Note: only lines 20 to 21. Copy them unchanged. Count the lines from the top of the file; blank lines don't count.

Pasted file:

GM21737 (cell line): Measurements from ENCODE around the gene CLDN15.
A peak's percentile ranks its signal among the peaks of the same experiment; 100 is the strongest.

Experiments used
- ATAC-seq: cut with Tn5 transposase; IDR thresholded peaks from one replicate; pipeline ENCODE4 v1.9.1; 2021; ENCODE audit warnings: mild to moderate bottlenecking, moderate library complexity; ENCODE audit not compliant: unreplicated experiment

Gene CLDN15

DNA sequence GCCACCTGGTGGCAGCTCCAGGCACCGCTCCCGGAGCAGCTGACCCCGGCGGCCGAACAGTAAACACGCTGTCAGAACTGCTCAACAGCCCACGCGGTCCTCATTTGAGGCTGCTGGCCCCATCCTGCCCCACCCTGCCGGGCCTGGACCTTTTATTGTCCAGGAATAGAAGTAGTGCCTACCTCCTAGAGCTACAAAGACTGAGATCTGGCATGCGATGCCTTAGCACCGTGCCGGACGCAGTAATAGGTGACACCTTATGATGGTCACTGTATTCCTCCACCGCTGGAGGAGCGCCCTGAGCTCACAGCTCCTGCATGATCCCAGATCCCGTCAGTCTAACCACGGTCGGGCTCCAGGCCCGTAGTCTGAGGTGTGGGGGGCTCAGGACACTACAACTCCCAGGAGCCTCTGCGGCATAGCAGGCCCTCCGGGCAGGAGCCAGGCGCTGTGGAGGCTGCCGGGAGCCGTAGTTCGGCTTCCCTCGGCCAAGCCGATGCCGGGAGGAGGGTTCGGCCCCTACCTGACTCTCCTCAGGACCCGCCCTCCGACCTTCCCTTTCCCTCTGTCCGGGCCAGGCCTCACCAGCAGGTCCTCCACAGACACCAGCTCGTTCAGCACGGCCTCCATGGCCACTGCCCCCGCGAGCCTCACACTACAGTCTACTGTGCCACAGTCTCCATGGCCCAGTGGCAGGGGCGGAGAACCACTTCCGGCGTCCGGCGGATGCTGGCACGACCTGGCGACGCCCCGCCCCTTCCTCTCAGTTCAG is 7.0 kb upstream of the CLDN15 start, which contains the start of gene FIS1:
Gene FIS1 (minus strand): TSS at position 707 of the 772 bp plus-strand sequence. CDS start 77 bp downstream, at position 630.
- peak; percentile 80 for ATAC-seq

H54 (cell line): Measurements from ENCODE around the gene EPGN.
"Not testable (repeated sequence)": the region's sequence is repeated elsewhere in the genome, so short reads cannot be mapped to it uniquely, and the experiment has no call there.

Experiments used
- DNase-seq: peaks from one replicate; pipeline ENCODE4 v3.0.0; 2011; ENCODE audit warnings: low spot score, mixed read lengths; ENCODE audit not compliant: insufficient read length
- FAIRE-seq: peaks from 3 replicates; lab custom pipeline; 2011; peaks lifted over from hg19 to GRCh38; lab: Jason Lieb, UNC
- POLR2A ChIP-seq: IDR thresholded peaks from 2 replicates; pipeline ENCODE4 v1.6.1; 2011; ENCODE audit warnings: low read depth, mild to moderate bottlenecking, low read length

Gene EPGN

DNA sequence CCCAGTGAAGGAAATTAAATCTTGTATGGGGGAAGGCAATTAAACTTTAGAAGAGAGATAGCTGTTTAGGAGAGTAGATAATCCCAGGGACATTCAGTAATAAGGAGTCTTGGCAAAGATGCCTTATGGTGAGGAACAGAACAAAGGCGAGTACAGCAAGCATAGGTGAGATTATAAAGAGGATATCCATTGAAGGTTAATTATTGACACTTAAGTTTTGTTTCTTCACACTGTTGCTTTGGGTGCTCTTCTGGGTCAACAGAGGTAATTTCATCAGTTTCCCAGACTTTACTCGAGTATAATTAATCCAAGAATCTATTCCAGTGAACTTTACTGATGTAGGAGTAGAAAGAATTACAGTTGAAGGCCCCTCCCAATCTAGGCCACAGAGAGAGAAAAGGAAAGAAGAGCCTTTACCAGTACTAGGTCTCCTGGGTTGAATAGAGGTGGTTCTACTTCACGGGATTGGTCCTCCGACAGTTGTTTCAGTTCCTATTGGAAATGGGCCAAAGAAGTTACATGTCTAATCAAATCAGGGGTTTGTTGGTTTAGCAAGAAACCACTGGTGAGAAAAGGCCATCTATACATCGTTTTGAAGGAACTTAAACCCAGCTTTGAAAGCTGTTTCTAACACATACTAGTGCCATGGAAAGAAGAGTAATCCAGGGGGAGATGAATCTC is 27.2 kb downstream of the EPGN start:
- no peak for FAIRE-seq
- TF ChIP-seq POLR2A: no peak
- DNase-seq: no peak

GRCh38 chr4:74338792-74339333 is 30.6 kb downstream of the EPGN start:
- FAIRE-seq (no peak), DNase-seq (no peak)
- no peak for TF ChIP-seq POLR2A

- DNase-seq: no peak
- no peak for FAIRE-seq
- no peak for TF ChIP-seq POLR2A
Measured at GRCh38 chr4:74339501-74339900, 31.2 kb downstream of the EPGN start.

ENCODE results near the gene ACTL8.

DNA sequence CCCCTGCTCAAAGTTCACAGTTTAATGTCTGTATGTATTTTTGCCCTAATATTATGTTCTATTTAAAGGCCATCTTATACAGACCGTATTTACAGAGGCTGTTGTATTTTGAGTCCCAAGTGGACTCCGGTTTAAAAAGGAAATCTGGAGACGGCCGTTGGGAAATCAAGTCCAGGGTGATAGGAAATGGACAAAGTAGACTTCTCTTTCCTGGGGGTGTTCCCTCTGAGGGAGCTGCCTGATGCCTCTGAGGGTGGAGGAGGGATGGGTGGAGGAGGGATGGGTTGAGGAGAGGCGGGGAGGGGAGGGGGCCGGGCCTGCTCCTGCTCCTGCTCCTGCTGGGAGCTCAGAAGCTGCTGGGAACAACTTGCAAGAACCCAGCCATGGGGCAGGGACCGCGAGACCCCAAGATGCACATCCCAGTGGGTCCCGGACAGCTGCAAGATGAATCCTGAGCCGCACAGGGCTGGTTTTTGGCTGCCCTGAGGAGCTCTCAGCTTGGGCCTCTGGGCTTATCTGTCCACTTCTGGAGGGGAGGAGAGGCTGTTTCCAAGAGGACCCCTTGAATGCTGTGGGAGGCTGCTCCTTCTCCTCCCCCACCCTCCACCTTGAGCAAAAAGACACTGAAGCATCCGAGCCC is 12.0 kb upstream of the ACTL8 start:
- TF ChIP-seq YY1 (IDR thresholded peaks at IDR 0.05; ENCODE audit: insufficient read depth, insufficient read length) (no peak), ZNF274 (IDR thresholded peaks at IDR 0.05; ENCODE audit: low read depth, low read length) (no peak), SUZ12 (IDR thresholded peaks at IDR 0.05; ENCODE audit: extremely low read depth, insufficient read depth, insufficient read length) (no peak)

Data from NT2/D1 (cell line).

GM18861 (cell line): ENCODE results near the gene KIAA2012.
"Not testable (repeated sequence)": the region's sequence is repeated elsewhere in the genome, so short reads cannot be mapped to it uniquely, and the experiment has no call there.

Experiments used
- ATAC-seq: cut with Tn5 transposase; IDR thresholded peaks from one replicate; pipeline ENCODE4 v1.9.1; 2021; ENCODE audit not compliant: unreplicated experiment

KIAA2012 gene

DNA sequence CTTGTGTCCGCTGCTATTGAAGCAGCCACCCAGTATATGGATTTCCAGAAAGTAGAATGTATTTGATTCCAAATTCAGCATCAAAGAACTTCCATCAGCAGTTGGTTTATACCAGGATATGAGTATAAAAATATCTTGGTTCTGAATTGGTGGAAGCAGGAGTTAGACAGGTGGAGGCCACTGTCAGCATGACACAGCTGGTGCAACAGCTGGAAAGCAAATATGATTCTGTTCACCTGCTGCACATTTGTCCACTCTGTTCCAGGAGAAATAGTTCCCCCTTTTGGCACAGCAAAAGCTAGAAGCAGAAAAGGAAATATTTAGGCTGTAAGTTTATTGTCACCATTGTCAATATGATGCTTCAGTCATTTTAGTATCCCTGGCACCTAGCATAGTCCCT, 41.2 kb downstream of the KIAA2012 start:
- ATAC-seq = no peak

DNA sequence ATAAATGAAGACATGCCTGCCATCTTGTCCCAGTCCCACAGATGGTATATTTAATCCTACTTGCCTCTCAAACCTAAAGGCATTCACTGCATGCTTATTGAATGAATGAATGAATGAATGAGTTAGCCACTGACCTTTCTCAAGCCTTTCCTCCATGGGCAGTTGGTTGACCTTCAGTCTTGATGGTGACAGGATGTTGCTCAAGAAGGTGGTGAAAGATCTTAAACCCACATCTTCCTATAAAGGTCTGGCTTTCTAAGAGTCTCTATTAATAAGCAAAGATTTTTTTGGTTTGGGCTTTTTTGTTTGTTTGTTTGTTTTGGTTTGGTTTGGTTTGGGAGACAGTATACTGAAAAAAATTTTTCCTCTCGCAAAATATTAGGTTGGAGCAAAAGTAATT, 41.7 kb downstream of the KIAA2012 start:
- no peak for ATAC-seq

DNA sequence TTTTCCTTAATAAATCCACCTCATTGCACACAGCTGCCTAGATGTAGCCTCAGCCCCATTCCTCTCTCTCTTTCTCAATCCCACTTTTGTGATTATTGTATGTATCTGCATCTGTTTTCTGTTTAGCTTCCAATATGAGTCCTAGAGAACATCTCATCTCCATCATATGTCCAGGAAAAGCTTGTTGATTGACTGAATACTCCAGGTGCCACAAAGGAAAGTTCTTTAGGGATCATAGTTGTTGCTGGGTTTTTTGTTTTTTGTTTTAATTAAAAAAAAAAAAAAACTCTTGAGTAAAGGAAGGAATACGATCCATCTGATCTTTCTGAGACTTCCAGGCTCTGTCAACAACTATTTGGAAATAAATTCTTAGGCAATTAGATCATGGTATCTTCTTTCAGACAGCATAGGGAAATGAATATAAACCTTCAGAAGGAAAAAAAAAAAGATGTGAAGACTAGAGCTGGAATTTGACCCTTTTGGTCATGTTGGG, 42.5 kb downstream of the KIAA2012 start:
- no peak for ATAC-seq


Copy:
GRCh38 chr4:74338792-74339333 is 30.6 kb downstream of the EPGN start:
- FAIRE-seq (no peak), DNase-seq (no peak)